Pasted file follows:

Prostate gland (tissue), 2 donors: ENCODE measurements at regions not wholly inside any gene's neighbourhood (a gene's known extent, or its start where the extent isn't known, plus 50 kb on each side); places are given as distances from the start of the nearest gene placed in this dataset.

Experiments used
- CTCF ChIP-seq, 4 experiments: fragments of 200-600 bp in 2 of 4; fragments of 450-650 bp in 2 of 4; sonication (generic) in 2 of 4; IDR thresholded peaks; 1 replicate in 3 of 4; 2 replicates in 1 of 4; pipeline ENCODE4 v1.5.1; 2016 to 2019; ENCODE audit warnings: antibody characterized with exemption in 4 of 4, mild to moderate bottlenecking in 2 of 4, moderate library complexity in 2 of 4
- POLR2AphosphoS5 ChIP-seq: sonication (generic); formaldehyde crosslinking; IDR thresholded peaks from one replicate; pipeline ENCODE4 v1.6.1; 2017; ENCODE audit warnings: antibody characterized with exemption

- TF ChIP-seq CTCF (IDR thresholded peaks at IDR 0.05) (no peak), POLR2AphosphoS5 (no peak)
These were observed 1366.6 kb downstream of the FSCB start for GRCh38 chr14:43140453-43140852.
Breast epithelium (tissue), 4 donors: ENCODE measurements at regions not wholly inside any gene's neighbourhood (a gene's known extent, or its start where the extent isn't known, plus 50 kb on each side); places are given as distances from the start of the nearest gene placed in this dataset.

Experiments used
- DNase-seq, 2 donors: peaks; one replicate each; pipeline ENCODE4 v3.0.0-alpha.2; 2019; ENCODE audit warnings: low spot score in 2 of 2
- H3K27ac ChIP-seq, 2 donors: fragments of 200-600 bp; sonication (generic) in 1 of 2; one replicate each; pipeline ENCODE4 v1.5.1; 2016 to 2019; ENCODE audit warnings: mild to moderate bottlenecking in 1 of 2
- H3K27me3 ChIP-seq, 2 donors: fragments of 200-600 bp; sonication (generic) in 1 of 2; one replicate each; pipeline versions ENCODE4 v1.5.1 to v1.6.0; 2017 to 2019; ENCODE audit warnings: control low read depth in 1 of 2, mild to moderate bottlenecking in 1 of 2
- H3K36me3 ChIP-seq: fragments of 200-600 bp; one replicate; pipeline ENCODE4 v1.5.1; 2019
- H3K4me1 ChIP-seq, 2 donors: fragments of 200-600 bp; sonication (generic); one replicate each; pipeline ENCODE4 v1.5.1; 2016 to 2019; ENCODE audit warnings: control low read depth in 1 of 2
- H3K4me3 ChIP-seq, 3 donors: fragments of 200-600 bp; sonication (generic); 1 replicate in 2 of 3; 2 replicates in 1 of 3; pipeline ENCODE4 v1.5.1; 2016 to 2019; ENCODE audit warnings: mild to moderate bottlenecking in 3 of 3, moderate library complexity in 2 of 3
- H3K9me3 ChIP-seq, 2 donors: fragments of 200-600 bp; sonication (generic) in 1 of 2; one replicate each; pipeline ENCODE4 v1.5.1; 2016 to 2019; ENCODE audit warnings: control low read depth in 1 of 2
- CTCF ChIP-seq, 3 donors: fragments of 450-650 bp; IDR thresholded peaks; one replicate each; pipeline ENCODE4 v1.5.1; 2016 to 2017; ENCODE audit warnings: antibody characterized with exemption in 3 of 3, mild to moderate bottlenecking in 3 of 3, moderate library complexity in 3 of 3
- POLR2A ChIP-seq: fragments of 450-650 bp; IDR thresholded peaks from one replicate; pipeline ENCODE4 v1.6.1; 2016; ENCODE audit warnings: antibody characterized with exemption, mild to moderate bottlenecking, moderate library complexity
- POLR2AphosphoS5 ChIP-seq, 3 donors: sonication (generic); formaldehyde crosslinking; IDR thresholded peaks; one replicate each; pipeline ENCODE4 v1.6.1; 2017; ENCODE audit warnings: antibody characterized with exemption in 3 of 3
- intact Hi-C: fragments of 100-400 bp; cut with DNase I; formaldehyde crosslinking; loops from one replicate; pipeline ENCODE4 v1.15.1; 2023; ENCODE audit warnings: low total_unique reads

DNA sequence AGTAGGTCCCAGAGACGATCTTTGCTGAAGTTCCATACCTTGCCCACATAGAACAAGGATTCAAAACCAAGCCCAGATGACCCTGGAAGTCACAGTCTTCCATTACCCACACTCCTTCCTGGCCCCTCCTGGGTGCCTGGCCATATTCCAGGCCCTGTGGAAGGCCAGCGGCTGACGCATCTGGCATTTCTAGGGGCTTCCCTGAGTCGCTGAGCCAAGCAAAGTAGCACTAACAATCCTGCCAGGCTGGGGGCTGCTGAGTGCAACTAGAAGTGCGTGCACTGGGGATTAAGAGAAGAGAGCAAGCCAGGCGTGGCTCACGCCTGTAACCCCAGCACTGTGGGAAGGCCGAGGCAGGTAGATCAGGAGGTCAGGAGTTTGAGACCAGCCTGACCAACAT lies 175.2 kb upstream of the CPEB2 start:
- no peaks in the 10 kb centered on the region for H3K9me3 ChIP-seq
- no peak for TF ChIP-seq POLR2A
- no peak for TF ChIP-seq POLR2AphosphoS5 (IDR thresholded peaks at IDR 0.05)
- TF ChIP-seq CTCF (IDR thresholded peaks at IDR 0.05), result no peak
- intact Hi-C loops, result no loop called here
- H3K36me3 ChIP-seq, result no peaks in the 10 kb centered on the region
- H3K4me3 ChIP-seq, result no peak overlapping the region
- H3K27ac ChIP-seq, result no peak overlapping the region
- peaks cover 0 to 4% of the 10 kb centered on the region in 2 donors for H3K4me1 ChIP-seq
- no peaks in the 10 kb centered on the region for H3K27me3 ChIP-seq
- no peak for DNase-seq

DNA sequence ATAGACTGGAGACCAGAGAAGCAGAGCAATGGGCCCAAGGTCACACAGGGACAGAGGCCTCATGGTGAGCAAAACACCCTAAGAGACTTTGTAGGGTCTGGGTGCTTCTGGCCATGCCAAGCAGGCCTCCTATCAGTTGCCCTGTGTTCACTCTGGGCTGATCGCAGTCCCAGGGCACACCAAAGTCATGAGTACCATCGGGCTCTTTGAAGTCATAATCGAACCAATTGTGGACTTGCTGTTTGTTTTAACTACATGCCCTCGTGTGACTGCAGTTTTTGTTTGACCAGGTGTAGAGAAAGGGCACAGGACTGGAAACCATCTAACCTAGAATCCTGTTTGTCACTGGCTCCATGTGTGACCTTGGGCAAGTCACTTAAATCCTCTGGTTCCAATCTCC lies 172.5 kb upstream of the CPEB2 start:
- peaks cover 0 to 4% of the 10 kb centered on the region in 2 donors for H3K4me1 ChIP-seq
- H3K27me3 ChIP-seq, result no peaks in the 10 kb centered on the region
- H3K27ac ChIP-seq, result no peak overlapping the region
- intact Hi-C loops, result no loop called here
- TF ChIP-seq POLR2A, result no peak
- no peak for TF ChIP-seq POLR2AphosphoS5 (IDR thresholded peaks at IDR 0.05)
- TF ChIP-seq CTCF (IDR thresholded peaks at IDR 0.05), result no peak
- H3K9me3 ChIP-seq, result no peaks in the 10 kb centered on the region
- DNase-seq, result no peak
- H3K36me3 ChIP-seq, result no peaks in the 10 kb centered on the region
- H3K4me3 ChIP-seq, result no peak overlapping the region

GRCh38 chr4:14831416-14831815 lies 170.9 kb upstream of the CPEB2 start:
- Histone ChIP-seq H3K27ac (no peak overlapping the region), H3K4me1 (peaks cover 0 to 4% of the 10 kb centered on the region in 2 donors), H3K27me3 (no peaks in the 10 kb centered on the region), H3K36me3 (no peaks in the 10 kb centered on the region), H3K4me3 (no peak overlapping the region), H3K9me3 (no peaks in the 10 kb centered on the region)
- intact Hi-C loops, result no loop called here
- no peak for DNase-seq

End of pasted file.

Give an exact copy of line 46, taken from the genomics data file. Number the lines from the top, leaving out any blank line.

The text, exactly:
- intact Hi-C loops, result no loop called here